14. I write from across the pond, simply a friend of a friend- You have moved me, enlightened and drawn me in Alice. So sorry for all you are going through– sometimes there are no words— feelings are too deep, too convoluted for human utterance. I hope you will feel lifted in some surreal way in the days ahead by all the love and support you can “feel” coming your way– I appreciate your allowing us “in” to understand the “going through”– along with you. Notice the word choice “going through” –this is not a taking up residence thing- ok? <3
    Sally

    • Thank you Sally, I can certainly feel it, people like you are very comforting, so thank you for your comment!
      Very true, just got to remember it’s a temporary situation! x

  15. Good luck Alice, one of my best friends from Uni, Lesley ….. class of 79-82, underwent treatment for Hodgkins Lymphoma in 1985 and then for AML 2012. She tells me she’s a “special case” for contracting two blood borne cancers and yes, she is. You too, it sound you like Lesley have some amazing friends and family to help you every step of the way. Lesley and I are radiographers, and know how wonderful the NHS can be, so take care and I look forward to reading your posts ❤️ X

    • This is hard to hear Sue, as I feel massively for your friend Lesley, but very kind of you to comment and, yes, very true, I look forward to seeing the NHS at its best! x

  16. Alice, you won’t remember me, but my son Tom was at Bear Necessities with you, my daughter Gemma was there with your brother Hugo, in fact I met your mum when we were both pregnant at some pregnant swimming exercise thing at the sports centre, you seem like one determined young lady, keep strong & keep fighting we are all rooting for you x

    • Hi Sue, I do remember Gemma, as she has been a good friend of Charlotte Brown so I’ve seen her through the Brown family. Thanks a lot for commenting, it’s lovely to get a blast from the past! x

  17. It’s a million years ago Alice that you helped us at Pony Club Camp – you were fab to come along and stay and such a great help. It’s easy for me to sit here and say ‘be strong’, but it’s ok to crumple and have a tantrum too….we’re thinking of you loads.

    • Thank you for such a kind comment Elizabeth, it does feel like so long ago! x

  18. You don’t know me – I’m a friend of a friend of your mum’s – but I just wanted to say how brilliant I think your blog is. So eloquent and direct and honest. I really hope you’ll continue to write during your treatment because I think a lot of people, like me, will want to read on. I wish you the very best of luck with what lies ahead. I have no doubt you’ve got what it takes to get through.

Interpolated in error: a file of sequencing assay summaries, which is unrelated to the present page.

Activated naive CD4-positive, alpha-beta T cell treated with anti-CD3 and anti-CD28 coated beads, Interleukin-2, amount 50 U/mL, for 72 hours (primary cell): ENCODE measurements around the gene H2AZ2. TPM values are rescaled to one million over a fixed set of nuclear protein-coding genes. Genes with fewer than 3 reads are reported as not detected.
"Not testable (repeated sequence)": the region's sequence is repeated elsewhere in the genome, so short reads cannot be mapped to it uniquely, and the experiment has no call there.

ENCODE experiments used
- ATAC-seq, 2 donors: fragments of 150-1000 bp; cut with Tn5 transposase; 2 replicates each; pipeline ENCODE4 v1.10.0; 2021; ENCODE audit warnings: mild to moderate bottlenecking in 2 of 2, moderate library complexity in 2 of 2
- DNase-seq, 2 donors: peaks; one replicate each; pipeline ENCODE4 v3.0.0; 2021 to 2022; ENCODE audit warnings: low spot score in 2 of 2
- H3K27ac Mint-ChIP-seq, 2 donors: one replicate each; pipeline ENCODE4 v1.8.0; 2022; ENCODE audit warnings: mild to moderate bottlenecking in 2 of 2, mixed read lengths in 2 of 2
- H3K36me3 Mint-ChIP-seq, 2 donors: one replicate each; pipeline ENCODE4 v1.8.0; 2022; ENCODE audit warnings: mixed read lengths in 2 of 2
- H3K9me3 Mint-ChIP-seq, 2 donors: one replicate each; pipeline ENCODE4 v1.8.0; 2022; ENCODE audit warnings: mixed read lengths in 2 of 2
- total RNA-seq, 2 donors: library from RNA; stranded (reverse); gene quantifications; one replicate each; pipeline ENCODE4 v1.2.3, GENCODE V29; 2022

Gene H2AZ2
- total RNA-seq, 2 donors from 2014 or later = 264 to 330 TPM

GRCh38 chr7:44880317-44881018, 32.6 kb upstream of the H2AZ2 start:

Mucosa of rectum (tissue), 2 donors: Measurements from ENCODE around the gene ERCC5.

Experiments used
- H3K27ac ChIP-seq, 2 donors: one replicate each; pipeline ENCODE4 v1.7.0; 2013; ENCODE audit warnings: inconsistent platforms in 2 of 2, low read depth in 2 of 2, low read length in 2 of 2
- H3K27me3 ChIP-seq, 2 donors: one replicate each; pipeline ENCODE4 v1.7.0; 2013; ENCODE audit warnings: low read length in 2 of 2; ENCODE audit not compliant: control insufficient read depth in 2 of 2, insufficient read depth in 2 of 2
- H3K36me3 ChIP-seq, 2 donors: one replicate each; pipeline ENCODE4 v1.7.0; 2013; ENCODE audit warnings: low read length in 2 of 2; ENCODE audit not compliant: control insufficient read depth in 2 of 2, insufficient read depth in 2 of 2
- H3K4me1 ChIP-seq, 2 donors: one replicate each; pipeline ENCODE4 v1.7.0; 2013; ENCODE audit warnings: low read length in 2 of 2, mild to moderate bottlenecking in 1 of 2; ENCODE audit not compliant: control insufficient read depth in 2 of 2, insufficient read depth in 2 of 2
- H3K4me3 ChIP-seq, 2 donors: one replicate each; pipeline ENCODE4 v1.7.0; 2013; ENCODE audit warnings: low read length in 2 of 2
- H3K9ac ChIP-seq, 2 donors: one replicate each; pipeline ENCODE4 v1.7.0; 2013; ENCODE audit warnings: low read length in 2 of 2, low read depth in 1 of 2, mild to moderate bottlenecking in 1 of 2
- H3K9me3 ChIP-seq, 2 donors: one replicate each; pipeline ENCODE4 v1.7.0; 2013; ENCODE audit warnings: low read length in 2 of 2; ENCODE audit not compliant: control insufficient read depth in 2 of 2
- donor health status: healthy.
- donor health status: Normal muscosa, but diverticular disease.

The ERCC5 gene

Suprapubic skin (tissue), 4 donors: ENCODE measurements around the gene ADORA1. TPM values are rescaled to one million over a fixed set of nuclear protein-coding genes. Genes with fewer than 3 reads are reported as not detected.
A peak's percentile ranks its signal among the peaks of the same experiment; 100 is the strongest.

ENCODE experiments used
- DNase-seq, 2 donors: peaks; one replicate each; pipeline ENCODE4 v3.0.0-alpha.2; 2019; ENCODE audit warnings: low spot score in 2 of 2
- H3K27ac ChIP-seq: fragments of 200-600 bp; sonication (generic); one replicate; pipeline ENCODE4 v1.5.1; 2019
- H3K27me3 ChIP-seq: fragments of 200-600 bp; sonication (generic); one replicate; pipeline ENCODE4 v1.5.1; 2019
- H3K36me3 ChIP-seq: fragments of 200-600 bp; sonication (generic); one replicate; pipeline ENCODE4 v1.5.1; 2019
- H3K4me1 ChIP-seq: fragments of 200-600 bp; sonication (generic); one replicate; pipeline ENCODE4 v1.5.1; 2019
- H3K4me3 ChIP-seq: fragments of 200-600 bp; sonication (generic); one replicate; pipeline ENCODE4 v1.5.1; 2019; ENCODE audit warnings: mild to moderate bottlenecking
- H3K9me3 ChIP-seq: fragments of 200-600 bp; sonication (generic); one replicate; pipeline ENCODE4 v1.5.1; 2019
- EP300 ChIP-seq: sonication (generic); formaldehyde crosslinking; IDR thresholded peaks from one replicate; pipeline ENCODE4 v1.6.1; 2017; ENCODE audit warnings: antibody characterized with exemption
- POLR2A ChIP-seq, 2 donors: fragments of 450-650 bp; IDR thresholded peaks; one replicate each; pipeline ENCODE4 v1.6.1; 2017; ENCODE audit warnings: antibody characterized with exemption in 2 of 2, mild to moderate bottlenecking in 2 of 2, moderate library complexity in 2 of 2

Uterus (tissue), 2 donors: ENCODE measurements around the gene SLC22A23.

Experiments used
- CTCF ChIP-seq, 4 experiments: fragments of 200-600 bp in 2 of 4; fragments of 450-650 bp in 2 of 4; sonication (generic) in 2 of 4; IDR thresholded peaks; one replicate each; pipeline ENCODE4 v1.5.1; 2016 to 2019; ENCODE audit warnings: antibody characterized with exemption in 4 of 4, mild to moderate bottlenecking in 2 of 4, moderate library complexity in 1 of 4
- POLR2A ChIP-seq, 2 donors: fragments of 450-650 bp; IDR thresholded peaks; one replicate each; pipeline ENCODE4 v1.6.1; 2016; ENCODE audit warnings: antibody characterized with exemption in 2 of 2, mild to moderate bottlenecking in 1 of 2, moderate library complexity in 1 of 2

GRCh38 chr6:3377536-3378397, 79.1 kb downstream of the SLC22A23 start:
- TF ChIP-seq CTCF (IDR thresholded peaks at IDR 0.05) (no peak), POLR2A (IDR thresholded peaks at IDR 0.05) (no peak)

• Hi Claudia, thank you, I hope to keep writing, great to hear I have support from people like you! x

  19. Hi Alice,
    Your blogs are so well written and inspiring it adds a certain pressure to writing a comment to you! Eveyone here in Harpenden that either knows you, your mum, your many aunties and uncles, your even more cousins, your Nan etc etc are sending you love and positive thoughts. Hope you can feel that where you are and it gives you strength. Love, Clare

    • Thanks Clare, it’s true that I always forget about all the many connections! Lots of love to you too x

  20. Hi Alice,
    Your post is so amazing and so inspiring as well, as an ex member of the cancer club I would like to wish you all the best on your journey. The best advice I can give you is to take one day at a time, one test at a time and one prod at a time. Although you may have bad days please look at them as a single instances in isolation, they are then no more than the morning after a bad take away or a really bad hangover and then suddenly, amazingly you will be looking back at how far you have come on the journey instead of what kind of journey lies ahead.
    You seem like such a strong fighter with such a strong personality and it will help you through this time, finally please keep writing the blog it’s wonderful.
    Wishing you all the best
    Love Anne

    • Hi Anne, great advice, thank you so much for commenting, very wise words! x

  21. Alice, if you are anything like as awkward as you were in my geography class to this ‘big C’ then it’s in for one heck of a ride!!

    • Thanks, I’ll try my best, as I managed to do with my eventual A in Geography….!

  22. Hi Alice, I haven’t seen you in so long but I am so sorry that you have to go through this. Thinking of you lots X

  23. Alice, you are so strong, how you manage to muster the courage to face this with such effortless positivity is something to be envied, you are the bravest person. We are here for you for whatever you need. Stay strong. Big d would be so proud of you. With lots of love Chris & Kerry